Aichi target 11 of the Convention of Biological Diversity promotes the expansion of the global protected area network to cover 17 percent of all terrestrial land and 10 percent of coastal and marine areas by 2020.
At the recent World Parks Congress organized by the International Union for the Conservation of Nature (IUCN) in Sydney, Australia, conservation professionals drafted twelve innovative approaches, as part of the 'Promise of Sydney', to help transform decision-making, policy, capacity and financing for protected areas in the next decade. The document includes a list of 20 important recommendations to help reach global conservation goals. Many of the recommendations are provided for single countries to take action individually.
Researchers of the University of Helsinki, Finland, stress the importance of international collaborations in the protected area expansion process.
It has been shown that working at the country level is less efficient than promoting transnational collaborations. As a result, platforms that support international collaborations from planning based on improved data to effective management should be strengthened.
They also state that mechanisms for international collaboration should be in place and strengthened quickly, as global change and other threats are quickly eroding biodiversity. Collaborations are crucial in specific key areas, e.g. more data are needed on the distribution of species, particularly for plants and for less known groups such as invertebrates. Creating and maintaining the core data resources should also be secured. The researchers also state that the current protected area network is biased towards higher lands and unproductive landscapes, missing many priority areas for conservation. As such, many species are currently not protected.
There should also be an emphasis on protecting all species that are currently unprotected globally. Meeting a percentage target of protected area coverage within individual countries is not enough. In addition, the international community should ensure that resources are available to effectively manage protected areas once they are established.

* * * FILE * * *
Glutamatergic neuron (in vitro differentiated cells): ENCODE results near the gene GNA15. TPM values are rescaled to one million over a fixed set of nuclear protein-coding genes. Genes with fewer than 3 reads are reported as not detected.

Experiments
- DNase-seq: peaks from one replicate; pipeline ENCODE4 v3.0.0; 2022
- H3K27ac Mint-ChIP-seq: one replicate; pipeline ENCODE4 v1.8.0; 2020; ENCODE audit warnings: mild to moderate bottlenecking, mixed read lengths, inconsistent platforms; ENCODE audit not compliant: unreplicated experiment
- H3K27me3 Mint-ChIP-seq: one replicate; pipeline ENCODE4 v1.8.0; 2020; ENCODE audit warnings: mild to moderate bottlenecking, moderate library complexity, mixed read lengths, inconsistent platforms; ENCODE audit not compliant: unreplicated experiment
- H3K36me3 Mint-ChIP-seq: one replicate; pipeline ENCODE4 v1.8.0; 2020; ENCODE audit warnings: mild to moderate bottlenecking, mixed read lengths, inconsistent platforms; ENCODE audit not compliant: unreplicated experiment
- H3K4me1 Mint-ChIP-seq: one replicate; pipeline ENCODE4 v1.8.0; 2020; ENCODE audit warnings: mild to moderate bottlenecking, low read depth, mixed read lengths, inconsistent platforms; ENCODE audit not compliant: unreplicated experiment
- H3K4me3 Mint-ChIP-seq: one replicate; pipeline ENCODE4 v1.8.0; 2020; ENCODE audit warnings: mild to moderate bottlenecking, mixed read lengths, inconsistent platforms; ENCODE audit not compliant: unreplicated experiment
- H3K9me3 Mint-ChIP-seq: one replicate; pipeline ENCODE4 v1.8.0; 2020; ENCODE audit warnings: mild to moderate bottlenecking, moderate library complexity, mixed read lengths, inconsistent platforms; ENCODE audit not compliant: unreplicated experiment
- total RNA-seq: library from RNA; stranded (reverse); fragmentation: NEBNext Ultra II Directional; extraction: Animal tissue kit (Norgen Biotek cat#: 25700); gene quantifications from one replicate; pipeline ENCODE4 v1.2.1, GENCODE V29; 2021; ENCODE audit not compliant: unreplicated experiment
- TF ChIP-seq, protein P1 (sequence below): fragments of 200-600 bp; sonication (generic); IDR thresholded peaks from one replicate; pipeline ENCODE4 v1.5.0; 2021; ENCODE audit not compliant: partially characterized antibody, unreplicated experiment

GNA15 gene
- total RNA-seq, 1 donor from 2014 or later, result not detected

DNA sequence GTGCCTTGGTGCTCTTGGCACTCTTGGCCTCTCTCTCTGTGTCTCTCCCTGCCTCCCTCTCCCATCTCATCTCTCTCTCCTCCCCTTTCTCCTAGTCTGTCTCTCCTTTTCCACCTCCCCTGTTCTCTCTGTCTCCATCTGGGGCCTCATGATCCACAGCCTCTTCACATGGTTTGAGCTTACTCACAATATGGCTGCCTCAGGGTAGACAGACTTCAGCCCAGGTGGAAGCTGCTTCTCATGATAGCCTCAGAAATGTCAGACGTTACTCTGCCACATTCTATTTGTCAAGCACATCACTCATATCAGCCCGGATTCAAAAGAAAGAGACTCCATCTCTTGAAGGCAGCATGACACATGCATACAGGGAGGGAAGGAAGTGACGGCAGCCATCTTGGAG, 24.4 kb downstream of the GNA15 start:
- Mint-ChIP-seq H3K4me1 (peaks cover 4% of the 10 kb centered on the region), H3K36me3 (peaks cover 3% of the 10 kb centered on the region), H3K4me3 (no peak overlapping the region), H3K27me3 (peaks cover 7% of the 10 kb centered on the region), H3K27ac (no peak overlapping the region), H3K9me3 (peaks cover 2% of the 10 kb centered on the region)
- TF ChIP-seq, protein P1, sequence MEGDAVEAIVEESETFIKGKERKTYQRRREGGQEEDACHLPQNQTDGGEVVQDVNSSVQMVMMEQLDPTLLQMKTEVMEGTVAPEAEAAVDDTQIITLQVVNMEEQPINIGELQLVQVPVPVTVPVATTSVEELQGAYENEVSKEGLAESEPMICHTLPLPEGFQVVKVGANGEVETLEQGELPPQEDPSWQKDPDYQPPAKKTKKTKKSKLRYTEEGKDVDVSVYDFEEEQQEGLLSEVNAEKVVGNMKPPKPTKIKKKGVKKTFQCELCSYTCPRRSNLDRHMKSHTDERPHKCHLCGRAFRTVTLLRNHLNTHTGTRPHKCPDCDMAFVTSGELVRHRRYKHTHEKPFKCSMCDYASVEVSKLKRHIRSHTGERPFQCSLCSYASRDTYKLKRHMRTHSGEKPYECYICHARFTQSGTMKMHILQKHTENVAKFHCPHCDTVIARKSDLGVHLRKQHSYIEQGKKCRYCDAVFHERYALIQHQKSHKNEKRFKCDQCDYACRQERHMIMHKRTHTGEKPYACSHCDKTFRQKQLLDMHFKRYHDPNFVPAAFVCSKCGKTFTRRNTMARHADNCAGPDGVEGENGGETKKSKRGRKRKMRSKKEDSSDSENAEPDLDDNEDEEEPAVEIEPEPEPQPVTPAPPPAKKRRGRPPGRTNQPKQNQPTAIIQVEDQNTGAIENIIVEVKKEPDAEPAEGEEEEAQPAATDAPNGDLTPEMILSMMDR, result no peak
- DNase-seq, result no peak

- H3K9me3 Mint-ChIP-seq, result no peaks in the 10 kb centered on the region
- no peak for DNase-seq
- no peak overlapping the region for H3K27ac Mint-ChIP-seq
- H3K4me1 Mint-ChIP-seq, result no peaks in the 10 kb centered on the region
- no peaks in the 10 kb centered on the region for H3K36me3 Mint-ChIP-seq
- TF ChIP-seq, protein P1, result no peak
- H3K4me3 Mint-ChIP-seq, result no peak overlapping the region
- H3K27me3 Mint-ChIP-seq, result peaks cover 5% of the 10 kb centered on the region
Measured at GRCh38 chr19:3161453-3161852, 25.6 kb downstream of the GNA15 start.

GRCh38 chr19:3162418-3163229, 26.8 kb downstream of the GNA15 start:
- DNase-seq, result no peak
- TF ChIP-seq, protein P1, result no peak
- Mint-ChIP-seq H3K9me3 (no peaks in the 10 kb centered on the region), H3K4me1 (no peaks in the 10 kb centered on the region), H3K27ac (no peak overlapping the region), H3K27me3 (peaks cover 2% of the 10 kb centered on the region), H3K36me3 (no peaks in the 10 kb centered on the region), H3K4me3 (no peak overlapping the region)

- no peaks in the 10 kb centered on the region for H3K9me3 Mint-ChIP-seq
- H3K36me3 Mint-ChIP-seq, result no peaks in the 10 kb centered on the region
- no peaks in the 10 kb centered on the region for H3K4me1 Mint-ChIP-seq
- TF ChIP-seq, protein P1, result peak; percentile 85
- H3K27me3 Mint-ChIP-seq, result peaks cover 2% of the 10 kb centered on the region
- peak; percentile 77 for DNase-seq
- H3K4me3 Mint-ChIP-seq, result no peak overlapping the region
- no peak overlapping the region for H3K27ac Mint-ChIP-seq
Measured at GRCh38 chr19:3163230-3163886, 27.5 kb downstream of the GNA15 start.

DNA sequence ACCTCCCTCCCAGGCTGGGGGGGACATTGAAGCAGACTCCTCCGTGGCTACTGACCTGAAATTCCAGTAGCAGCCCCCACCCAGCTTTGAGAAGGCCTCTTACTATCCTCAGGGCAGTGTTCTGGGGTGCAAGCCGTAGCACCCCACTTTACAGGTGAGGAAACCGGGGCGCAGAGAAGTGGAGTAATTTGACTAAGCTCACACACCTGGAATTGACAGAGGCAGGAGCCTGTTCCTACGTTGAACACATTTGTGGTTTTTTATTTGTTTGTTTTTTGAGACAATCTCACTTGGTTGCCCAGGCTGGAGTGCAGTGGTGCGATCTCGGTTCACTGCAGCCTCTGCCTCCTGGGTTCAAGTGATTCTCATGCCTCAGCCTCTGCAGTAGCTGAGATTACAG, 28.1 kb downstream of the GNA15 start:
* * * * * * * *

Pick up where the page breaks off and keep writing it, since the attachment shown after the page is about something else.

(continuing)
Protected areas are the cornerstone of biodiversity conservation. However, maintaining biodiversity values in the future—by mitigating the negative impacts of threats—requires effective protected area management. The information needed to assess management effectiveness is missing from most protected areas. A recent assessment on a very limited number of protected areas, for example, concluded that only 24 percent had sound management. The main limitations to the effective management of protected areas arise from the lack of financial resources (especially in developing countries) or deficiencies in management (e.g., lack of skilled staff). As a result, international donors should increase funding for protected area management in developing countries, where financial resources are scarcer. Funding could also be generated through the development of innovative financial mechanisms (e.g., biobanking or conservation easements) on private and community-owned land. Enhanced national and international collaborations in capacity-development activities should also be promoted as a means of sharing the best management practice experience in order to support protected area managers. This would help managers better involve local stakeholders in management decisions and develop appropriate responses to changes in threats.